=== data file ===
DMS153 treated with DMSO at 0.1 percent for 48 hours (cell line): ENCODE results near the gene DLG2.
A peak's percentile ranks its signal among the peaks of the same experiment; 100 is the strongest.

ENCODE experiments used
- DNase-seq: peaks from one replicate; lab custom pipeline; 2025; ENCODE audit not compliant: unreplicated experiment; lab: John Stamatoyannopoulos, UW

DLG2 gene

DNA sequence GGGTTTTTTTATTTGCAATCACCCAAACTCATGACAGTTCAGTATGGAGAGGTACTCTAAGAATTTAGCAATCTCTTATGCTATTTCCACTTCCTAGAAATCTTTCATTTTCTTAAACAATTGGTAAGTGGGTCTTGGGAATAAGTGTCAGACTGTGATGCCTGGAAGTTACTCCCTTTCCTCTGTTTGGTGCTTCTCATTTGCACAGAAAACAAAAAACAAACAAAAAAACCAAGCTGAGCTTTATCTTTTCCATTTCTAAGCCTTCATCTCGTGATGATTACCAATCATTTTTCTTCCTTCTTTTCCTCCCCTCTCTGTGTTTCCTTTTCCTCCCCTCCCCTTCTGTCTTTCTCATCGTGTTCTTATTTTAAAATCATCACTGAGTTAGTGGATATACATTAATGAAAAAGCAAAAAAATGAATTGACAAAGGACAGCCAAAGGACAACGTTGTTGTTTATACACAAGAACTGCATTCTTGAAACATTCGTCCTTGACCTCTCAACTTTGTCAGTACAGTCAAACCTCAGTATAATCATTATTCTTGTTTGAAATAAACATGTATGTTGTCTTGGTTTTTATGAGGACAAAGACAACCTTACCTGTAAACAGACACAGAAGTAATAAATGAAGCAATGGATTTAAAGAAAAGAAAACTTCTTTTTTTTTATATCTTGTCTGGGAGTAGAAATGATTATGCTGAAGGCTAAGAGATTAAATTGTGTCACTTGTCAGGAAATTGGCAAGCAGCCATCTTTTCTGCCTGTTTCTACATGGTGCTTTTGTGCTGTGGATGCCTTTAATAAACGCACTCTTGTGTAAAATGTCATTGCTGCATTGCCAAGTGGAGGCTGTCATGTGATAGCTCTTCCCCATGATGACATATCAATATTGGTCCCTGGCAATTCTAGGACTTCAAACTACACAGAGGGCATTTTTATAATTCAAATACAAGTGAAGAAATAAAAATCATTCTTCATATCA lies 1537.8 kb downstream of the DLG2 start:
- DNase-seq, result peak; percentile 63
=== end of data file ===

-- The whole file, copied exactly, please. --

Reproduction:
DMS153 treated with DMSO at 0.1 percent for 48 hours (cell line): ENCODE results near the gene DLG2.
A peak's percentile ranks its signal among the peaks of the same experiment; 100 is the strongest.

ENCODE experiments used
- DNase-seq: peaks from one replicate; lab custom pipeline; 2025; ENCODE audit not compliant: unreplicated experiment; lab: John Stamatoyannopoulos, UW

DLG2 gene

DNA sequence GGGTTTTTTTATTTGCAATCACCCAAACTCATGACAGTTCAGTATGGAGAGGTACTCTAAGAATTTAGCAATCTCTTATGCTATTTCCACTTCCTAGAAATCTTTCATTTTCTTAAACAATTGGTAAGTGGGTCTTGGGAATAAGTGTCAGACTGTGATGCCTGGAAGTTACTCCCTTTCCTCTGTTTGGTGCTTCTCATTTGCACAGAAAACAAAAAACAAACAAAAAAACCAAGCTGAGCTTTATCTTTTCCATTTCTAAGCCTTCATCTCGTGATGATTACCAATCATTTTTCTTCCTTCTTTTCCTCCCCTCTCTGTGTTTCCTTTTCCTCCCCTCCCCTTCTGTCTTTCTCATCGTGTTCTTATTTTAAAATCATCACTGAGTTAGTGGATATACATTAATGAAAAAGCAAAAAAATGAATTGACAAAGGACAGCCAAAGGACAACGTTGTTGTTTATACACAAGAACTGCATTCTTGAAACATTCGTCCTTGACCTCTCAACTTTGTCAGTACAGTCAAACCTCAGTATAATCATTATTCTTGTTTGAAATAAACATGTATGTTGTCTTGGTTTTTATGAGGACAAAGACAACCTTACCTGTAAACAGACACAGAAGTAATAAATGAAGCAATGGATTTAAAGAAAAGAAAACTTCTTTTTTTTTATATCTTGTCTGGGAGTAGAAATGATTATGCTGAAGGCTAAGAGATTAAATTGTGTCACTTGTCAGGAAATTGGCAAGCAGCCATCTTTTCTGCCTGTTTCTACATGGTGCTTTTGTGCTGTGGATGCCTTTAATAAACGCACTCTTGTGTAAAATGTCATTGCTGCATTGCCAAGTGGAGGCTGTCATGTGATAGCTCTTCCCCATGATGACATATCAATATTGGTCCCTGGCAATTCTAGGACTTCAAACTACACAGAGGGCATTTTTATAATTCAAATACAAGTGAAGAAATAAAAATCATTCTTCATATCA lies 1537.8 kb downstream of the DLG2 start:
- DNase-seq, result peak; percentile 63